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LAWRENCE, Kan. — Lawrence Public Schools food service workers rallied Thursday outside Lawrence High School, frustrated with low wages and staffing.

Employees said the district is dangerously short-staffed when it comes to paraeducators, food service workers and classified positions.

“We deserve a living wage, you know. I mean, we have families,” Tanna Innis said. “Yeah, mine are all grown up, but my husband passed away. I’m on my own, honey. It’s tough.”

Innis, a food service worker, has been with Lawrence Public Schools for about 5 years. She said right now there should be 20-22 workers in the kitchen. Instead, there are only six.

“When we look at our numbers, it doesn’t exactly match up with what the district is saying,” said Hannah Allison-Natale, a Lawrence Public Schools paraeducator and president of the Personnel Association of Lawrence-Communication Workers of America. “But our numbers, it seems like we’re about 150 staff down from before COVID.”

According to the union, the starting wage for food service workers is just under $10.91 and goes up to $11.80, and food service managers start at $12.27 and can earn up to $13.27.

“We have several hundreds of our workers, our paraeducators, our food service workers, our custodians, our secretaries, our library and media assistants that are making below $13.50 an hour,” Allison-Natale said.

Lawrence High freshman Alex Johnson was out supporting his mother, a food service worker, on Thursday. He said the lunch staff is his family and sees they’re burnt out over the working conditions.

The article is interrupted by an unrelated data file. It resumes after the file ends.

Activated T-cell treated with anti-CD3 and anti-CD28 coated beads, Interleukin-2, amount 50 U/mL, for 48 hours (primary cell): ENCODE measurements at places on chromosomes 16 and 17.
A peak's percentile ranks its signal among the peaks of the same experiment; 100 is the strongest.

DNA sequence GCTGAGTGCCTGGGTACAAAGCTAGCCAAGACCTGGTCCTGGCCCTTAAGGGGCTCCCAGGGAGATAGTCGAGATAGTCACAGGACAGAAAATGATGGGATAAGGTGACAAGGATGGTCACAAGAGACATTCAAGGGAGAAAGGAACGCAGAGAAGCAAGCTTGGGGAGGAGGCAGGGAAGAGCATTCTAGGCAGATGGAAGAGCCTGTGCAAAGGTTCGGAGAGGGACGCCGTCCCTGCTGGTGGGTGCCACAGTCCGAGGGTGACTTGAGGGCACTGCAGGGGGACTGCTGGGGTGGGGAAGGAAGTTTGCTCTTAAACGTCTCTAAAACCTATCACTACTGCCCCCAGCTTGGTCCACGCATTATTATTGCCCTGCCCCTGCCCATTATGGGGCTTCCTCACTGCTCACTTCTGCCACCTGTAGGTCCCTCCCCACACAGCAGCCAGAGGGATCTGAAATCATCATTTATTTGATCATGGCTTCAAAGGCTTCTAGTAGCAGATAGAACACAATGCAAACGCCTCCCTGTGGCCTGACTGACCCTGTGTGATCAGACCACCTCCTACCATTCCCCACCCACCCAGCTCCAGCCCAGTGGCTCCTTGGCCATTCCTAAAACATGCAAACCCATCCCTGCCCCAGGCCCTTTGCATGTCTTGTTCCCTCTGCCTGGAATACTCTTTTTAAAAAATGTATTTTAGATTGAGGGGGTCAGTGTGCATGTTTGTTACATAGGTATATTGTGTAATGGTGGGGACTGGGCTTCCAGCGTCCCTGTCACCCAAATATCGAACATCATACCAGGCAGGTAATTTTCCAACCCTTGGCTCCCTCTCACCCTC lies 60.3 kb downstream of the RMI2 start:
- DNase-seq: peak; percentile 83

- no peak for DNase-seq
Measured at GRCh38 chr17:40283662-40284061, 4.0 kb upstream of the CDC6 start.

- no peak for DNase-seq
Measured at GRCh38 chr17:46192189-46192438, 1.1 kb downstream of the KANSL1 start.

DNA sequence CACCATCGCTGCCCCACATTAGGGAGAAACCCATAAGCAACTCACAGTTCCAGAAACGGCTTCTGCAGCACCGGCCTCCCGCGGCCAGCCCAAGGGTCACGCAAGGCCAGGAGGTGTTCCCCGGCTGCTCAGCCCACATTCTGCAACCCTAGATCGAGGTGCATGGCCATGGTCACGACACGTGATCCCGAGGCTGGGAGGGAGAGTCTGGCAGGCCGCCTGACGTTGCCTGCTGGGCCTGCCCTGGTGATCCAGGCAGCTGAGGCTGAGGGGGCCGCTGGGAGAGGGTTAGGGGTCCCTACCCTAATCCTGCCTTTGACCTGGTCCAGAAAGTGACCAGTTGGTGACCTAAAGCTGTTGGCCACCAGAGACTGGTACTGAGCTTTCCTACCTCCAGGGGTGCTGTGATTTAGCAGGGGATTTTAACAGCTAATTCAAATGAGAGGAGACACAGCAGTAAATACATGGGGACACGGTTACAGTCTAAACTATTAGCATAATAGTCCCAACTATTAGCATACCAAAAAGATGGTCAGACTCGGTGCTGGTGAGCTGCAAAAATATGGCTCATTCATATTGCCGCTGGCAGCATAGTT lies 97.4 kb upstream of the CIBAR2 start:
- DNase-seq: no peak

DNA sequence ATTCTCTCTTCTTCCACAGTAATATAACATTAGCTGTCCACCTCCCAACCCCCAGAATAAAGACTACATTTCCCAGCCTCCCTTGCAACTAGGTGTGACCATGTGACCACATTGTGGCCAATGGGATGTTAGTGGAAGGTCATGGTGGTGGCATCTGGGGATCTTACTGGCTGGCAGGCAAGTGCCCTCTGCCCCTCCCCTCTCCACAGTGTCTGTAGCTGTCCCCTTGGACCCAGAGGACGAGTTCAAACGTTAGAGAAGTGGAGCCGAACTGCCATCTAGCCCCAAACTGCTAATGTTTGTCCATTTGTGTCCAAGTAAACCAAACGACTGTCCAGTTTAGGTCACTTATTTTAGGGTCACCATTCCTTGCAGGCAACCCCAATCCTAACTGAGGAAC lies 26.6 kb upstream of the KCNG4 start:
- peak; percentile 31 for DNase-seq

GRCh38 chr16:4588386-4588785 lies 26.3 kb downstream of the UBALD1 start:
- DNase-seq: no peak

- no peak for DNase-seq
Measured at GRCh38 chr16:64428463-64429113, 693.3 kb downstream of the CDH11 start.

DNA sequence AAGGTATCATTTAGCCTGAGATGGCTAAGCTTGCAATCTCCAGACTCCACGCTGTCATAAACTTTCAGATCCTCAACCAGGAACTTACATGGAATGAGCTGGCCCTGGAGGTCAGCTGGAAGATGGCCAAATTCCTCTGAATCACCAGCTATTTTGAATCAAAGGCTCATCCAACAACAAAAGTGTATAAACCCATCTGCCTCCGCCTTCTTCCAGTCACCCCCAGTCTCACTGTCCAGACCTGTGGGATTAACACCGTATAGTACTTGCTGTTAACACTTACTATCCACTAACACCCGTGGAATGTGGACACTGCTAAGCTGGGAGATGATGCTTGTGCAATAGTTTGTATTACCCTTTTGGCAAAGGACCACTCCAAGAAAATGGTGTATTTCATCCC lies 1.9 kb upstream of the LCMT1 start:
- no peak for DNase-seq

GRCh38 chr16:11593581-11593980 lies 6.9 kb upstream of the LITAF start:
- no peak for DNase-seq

“I’m here to support them because they’re very understaffed and their wages are just not where they need to be,” Johnson said.

A Lawrence district spokesperson declined to speak to FOX4 about Thursday’s rally but said via email the school board and administration are committed to improving salaries.

The spokesperson said the Lawrence school board approved $6.4 million in cuts to staffing and programming last spring. That reallocated $1.9 million to improve staff salaries.

But Allison-Natale said it’s not enough. The local union presidents said there are workers who are practically homeless or struggle just to provide for their own families.

“You could go almost anywhere else in town and find better wage than what the school district is paying,” she said.

The district said it’s working on ways to provide more for its staff. For instance, Lawrence Public Schools has used pandemic funds for retention payments to certified and classified staff. Plus it provides free preschool for classified staff.

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